Glenn Whipp: You're probably right about Clooney and Pitt, Glenn. What about Jennifer Lopez? Certainly an ash-covered J.Lo would have worked well on many levels, particularly if paired with an off-the-shoulder, formfitting sackcloth gown. Think of it: A fashion and career statement. The Dictator helps J.Lo apologize for every movie she's made since "Out of Sight." Thanks, Dictator!
But I realize Baron Cohen makes his living in comedy, not career management. And, if I criticize him, it's because I love or at least respect the intelligence behind the best of his humor and for the way it sometimes makes me laugh myself silly. That's why the first trailer for "The Dictator" left me cold. The accent was "funny." The jokes? Not so much. The bit with the Dictator shooting his competitors in a track race has been done before in a dozen different ways, and making fun of the Kardashians is, again, simply too easy. (I'll leave it to more brilliant minds to explain the math behind the Megan Fox > Kim Kardashian equation. I must have skipped school that day.)
Maybe because that first trailer was so underwhelming (or perhaps it was all part of a slow-reveal campaign), a second "Dictator" spot was assembled. What had initially seemed a 90-minute cartoon now resembles "Coming to America" (the 50 percent funnier version!). It at least hints at an ambition that seemed as absent from that initial trailer as it did from Baron Cohen's last movie, "Bruno," a flat exercise in pandering that felt as hollow as the celebrity culture it aimed to skewer. It certainly points to the direction that holds the most promise for its creator, one that abandons sketch humor in favor of character-based comedy.
Glenn Kenny: Well, you got me dead to rights on "Bruno": I
had very nearly forgotten that it even existed! And yes, you're dead on about
the potential humor that might have been yielded via J.Lo targeting. I think
we're a little too much in concordance, here, finally: both agreed that Baron
Cohen is an undeniably gifted performer and audacious comic creator who's now at
a career crossroads, who can no longer depend on the tropes and stunts that gave
him his first boosts. I'm looking forward to seeing more of his performing gifts
at work. I thought he was aces with both the acting and the singing in Tim Burton's underappreciated film
version of Sondheim's "Sweeney Todd," and I thought his work in Scorsese's
"Hugo" was nicely understated. That said understated work drew most of the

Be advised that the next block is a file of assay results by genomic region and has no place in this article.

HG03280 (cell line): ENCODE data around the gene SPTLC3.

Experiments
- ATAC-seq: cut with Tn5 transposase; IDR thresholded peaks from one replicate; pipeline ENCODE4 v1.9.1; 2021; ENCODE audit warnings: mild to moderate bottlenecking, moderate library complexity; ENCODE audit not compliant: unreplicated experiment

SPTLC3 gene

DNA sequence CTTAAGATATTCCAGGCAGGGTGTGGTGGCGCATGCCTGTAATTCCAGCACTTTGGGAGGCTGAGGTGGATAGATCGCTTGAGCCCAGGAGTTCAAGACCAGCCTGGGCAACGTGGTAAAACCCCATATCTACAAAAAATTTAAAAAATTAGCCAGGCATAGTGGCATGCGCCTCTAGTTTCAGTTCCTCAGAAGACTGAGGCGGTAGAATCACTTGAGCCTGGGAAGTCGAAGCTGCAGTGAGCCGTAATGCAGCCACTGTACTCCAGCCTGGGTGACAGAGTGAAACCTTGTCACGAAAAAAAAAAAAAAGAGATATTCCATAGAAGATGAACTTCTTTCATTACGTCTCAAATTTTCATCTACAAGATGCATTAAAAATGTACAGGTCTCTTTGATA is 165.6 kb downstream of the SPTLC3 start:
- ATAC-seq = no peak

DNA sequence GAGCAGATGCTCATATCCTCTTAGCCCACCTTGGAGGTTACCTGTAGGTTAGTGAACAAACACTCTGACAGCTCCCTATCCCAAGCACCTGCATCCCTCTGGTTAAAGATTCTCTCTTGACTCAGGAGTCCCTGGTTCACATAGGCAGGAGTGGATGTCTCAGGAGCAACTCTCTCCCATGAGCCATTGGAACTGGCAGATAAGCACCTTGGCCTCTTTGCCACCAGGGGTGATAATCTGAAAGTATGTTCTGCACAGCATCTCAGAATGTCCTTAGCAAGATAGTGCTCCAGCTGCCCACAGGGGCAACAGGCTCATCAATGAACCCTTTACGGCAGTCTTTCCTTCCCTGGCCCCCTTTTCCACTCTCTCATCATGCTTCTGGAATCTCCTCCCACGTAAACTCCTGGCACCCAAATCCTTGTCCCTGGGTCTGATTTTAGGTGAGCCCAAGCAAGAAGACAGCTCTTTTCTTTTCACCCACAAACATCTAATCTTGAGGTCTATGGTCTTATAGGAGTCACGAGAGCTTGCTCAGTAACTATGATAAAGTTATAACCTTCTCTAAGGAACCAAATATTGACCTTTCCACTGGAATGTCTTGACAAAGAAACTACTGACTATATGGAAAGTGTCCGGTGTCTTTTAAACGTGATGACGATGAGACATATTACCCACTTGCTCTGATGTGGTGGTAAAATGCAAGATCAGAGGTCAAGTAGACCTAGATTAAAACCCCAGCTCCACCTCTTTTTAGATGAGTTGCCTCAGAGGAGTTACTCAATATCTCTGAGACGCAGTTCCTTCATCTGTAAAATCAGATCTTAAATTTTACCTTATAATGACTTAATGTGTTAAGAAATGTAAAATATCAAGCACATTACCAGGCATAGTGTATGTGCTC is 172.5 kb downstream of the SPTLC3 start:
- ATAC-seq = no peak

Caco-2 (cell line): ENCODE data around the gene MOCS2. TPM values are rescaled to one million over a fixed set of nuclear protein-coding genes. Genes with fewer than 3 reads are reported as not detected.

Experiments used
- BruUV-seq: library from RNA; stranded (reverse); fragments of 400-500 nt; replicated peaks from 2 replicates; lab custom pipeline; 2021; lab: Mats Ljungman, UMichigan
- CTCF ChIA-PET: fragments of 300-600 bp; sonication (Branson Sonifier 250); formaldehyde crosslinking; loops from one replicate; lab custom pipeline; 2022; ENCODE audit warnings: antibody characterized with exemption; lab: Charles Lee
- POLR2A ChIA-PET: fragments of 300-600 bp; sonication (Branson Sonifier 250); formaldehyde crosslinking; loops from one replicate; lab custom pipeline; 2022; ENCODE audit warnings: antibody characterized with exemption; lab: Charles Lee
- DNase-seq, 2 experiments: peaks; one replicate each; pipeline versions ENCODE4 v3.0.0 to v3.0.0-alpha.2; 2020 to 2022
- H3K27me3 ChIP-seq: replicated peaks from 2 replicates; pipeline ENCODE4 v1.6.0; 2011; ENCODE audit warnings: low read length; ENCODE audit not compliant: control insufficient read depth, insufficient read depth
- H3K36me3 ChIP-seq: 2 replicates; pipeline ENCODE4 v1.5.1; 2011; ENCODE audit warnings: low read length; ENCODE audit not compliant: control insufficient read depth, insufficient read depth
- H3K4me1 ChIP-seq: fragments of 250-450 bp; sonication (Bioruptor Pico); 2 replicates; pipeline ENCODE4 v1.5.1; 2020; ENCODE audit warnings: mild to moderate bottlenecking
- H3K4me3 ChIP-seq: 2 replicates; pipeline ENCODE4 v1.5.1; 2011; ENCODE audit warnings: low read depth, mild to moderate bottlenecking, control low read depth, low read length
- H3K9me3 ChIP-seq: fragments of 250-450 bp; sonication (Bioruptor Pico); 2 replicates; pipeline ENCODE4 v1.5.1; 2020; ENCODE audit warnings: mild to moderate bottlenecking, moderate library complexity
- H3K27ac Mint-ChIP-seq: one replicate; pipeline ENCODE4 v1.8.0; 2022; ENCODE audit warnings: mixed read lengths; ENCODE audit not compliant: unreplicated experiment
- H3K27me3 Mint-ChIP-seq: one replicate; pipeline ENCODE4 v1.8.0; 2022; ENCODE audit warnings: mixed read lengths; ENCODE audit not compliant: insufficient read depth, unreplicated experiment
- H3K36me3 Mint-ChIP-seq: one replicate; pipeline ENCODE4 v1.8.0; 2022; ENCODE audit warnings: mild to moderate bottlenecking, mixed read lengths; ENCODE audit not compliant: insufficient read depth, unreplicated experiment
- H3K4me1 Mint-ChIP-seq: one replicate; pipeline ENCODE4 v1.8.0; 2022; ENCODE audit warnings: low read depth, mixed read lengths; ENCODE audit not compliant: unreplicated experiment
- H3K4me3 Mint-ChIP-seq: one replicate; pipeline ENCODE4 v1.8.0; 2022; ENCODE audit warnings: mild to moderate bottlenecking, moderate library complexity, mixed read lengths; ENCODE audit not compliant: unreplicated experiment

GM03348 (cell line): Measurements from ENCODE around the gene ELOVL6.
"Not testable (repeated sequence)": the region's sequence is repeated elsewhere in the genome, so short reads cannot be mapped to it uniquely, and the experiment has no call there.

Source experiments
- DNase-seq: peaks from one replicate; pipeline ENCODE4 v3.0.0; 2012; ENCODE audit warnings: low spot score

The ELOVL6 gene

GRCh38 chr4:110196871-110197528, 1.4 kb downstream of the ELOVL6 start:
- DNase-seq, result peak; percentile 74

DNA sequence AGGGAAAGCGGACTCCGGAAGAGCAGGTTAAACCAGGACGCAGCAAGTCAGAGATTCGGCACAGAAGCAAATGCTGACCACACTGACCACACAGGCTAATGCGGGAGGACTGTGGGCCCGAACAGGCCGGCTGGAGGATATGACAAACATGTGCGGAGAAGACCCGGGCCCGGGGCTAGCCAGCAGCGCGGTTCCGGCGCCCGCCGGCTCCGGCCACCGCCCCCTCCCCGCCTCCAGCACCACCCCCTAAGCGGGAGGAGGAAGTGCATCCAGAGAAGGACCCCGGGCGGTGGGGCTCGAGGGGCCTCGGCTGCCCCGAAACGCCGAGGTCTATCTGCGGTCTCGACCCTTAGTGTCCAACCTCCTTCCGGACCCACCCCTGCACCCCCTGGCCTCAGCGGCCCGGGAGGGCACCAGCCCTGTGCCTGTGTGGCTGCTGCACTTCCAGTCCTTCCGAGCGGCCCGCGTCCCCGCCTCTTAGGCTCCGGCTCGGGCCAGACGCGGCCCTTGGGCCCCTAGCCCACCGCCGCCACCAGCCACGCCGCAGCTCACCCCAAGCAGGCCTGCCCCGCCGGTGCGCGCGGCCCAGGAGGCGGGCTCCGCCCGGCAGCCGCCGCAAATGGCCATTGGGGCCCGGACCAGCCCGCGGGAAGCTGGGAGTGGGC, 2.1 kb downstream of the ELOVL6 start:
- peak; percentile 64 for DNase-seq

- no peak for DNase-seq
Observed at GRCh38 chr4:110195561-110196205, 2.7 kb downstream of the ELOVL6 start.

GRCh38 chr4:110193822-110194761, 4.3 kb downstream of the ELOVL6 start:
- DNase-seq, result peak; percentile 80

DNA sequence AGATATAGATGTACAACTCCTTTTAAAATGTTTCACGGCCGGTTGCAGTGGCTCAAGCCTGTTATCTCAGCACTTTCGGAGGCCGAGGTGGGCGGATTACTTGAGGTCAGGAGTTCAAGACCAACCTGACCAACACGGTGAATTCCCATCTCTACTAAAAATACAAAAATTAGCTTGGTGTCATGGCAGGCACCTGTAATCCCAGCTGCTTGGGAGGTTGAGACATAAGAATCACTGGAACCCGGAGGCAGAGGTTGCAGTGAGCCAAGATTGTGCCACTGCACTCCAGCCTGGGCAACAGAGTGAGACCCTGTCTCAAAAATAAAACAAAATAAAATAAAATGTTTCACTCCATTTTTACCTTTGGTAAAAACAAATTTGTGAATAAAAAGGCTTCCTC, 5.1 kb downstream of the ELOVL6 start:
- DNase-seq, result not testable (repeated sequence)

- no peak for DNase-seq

harshest critical brickbats that film received, I may infer that the "who the
hell does he think he is" meme was starting to gain momentum.
Bing: Watch the trailer for "The Dictator"
The missed opportunity of the Oscar stunt certainly got it chugging, and in this case it was (relatively) deserved. And you've convinced me to give up my rather half-hearted "it was so lame that it was brilliant on account of being deliberately lame, it HAD to be" theory. Nope, 'twas in fact a fizzled firework, and I hope he doesn't try it again. What I DO hope is that "The Dictator" works as I think it might, that is, as a raucous fictional satire/gross-out comedy, with a plot and everything.
But I further hope, 20 or 30 years down the line, that an aged Baron Cohen creates a new character to wreak havoc on the pieties and prejudices of real people he confronts. By that time his appearance will have changed to the extent that a disguise he adopts won't automatically register as "Sacha Baron Cohen with weird facial hair" or something. Of course such a scheme now runs the risk of seeming derivative of that new Betty White geriatric variation on "Punk'd." Then again, a really old dude running about at various circumscribed situations, American or not, and drawing satirical points might be bracing in a better-than-Andy Rooney way.
Glenn Whipp: That vision of the future makes me want to get out my chair and go run a mile or something just to guarantee that I'll be around to witness it. And I also hope to see Baron Cohen play Freddie Mercury in that biopic that may (or may not) begin filming this year. It's a huge risk, yes, but given how he aced singing and acting in "Sweeney Todd" (and, yes, his character work in "Hugo" was pretty special, too) it's one that holds much promise. But he'd better get going while he can still pull off the spandex.
Glenn Kenny is a writer living in Brooklyn. He was the chief film critic for Premiere magazine from 1998 to 2007. He contributes to various publications and websites, and blogs at http://somecamerunning.typepad.com.
Glenn Whipp writes about film for the Los Angeles Times, Variety, The Associated Press and, of course, MSN Movies.